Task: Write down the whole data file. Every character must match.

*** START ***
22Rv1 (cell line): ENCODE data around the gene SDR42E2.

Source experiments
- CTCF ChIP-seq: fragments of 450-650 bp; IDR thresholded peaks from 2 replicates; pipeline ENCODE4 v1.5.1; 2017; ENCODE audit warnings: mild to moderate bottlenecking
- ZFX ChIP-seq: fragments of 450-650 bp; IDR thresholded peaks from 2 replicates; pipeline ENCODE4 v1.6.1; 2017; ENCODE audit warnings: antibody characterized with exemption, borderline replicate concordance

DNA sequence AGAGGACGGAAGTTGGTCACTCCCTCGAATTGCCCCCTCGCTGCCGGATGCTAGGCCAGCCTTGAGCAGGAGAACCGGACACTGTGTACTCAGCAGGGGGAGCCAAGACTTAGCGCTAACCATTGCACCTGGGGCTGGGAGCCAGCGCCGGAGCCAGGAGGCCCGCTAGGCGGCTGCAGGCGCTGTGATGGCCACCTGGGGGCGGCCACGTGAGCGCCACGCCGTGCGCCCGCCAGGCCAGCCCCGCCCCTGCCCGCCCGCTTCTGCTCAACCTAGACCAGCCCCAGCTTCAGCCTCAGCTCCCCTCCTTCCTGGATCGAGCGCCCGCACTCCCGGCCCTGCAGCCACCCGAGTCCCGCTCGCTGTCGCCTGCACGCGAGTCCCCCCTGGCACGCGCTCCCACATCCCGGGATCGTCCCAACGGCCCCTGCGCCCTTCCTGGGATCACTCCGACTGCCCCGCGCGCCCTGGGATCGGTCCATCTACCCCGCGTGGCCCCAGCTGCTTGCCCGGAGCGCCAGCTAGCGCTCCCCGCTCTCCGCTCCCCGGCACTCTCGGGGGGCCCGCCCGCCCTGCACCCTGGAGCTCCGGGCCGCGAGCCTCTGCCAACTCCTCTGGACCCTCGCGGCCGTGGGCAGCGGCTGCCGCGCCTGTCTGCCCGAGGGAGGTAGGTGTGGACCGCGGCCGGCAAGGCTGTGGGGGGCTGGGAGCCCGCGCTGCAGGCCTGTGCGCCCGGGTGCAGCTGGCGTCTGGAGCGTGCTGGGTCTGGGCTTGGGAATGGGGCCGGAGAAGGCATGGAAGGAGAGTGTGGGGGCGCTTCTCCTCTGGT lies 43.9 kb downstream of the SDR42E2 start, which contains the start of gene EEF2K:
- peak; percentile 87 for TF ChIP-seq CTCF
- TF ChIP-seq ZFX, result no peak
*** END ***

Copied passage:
22Rv1 (cell line): ENCODE data around the gene SDR42E2.

Source experiments
- CTCF ChIP-seq: fragments of 450-650 bp; IDR thresholded peaks from 2 replicates; pipeline ENCODE4 v1.5.1; 2017; ENCODE audit warnings: mild to moderate bottlenecking
- ZFX ChIP-seq: fragments of 450-650 bp; IDR thresholded peaks from 2 replicates; pipeline ENCODE4 v1.6.1; 2017; ENCODE audit warnings: antibody characterized with exemption, borderline replicate concordance

DNA sequence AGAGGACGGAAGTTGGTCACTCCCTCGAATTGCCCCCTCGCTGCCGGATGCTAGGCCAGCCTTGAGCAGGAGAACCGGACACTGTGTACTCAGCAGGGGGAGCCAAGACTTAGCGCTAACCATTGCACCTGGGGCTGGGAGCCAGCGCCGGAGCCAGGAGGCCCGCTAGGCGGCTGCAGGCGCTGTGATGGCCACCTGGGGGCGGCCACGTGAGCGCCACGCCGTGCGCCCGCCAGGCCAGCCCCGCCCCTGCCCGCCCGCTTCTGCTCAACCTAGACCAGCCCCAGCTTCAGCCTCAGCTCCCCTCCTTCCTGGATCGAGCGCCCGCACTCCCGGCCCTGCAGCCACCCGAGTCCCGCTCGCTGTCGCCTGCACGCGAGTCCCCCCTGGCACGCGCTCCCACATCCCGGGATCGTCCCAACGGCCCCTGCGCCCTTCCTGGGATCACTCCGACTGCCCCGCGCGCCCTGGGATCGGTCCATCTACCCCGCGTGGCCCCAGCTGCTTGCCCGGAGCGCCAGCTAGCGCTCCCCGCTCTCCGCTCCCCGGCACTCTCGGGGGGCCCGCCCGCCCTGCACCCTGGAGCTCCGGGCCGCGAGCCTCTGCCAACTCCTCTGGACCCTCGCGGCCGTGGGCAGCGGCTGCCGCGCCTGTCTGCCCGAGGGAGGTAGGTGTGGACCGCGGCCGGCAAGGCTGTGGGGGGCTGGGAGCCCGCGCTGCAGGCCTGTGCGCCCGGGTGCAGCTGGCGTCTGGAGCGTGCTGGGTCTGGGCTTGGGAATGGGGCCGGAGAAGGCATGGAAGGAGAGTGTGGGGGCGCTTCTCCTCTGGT lies 43.9 kb downstream of the SDR42E2 start, which contains the start of gene EEF2K:
- peak; percentile 87 for TF ChIP-seq CTCF
- TF ChIP-seq ZFX, result no peak